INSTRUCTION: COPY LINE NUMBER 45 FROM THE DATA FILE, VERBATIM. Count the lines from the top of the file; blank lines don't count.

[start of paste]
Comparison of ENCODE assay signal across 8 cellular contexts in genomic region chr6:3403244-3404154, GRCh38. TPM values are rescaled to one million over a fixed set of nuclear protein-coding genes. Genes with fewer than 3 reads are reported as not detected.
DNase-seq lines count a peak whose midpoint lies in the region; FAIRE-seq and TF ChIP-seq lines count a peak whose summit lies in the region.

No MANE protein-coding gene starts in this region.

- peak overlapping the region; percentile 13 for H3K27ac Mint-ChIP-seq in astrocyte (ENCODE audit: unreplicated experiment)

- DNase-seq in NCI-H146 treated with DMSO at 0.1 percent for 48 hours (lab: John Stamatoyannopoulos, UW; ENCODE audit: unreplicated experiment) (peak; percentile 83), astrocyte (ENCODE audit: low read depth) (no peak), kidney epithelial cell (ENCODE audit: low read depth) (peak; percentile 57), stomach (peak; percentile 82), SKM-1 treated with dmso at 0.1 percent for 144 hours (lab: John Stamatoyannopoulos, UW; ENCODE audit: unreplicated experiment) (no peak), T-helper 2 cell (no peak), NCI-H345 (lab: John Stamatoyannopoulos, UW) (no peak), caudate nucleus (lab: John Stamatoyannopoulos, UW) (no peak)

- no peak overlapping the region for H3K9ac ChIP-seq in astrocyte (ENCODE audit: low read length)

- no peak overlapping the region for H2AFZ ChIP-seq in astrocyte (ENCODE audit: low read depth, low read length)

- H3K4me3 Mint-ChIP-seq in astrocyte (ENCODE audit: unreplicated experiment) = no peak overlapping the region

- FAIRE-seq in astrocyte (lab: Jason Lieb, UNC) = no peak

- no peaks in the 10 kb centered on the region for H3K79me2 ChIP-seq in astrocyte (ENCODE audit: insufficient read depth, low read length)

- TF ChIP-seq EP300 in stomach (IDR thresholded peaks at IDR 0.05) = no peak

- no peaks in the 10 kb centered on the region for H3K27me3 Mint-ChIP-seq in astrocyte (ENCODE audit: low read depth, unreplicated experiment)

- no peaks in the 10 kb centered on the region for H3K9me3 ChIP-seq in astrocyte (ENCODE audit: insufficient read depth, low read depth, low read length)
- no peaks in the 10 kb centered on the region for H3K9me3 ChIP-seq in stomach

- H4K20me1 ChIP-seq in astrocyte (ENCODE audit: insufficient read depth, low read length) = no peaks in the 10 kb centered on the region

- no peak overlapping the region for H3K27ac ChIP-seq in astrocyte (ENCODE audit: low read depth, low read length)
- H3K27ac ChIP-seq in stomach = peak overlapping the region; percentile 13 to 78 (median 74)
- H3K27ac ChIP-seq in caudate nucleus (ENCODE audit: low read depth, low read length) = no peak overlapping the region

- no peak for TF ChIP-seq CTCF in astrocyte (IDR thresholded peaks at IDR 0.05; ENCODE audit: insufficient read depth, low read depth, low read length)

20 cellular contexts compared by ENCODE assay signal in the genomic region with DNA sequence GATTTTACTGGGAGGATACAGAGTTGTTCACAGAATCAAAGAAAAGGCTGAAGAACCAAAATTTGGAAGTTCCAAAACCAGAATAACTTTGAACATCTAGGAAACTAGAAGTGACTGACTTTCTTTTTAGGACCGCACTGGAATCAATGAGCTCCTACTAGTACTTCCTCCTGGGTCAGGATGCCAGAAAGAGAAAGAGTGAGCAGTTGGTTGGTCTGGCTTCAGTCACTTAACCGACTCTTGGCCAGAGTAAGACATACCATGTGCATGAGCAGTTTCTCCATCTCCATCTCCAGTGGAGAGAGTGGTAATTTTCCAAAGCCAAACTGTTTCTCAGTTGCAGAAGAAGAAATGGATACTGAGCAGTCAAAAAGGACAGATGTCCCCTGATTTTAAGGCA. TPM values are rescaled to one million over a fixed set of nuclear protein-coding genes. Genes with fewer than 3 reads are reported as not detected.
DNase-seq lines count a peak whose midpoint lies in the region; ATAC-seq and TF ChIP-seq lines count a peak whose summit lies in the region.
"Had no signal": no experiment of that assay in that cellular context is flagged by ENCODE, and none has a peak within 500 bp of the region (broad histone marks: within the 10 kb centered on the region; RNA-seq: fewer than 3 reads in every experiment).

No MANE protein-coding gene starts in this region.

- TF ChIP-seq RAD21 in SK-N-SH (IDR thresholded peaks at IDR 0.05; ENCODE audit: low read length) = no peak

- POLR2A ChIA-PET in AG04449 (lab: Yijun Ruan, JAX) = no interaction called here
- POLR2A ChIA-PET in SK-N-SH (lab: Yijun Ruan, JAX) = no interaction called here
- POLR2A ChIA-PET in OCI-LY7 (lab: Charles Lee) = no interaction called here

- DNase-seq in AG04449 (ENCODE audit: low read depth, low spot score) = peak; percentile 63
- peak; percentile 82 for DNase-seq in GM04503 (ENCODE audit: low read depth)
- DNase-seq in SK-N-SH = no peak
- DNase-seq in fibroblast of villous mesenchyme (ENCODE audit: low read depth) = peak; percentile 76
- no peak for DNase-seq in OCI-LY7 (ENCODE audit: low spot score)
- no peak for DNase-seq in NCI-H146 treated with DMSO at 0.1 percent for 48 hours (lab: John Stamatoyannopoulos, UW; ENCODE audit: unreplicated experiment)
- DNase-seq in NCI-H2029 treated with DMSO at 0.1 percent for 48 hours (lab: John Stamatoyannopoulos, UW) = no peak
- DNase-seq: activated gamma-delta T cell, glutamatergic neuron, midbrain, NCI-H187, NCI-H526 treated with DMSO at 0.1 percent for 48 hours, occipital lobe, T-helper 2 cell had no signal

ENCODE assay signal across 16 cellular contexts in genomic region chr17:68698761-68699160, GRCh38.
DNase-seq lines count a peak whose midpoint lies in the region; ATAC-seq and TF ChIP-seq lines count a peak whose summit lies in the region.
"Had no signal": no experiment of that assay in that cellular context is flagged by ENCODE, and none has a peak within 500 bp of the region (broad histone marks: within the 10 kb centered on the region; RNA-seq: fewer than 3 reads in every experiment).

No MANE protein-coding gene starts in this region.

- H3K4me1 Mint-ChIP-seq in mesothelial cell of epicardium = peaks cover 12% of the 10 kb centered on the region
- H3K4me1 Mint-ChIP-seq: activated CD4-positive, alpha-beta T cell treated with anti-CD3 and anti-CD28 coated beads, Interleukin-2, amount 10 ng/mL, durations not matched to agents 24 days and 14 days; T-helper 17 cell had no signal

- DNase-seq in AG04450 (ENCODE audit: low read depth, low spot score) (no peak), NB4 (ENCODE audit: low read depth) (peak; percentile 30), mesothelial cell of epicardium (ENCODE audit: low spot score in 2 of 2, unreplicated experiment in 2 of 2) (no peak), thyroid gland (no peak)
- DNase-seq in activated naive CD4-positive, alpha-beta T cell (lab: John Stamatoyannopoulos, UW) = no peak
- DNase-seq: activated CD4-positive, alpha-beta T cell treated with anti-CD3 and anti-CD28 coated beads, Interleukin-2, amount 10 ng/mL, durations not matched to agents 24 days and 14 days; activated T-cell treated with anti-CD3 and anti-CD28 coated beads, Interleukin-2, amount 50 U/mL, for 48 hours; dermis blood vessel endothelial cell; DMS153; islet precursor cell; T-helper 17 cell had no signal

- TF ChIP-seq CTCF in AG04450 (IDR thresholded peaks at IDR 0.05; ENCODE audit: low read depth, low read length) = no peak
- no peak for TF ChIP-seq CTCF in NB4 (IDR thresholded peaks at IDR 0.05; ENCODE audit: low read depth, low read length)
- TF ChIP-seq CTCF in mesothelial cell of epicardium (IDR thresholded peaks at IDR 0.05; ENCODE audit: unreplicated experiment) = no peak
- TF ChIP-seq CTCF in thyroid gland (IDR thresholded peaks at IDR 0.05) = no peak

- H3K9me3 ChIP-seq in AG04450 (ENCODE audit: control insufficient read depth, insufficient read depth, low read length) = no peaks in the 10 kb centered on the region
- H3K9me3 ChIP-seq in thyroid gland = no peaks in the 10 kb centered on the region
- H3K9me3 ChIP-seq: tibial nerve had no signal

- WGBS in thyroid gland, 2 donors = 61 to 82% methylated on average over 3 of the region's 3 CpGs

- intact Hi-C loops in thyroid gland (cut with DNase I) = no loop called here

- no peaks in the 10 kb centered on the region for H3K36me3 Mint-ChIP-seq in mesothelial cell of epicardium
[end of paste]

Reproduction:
- TF ChIP-seq CTCF in AG04450 (IDR thresholded peaks at IDR 0.05; ENCODE audit: low read depth, low read length) = no peak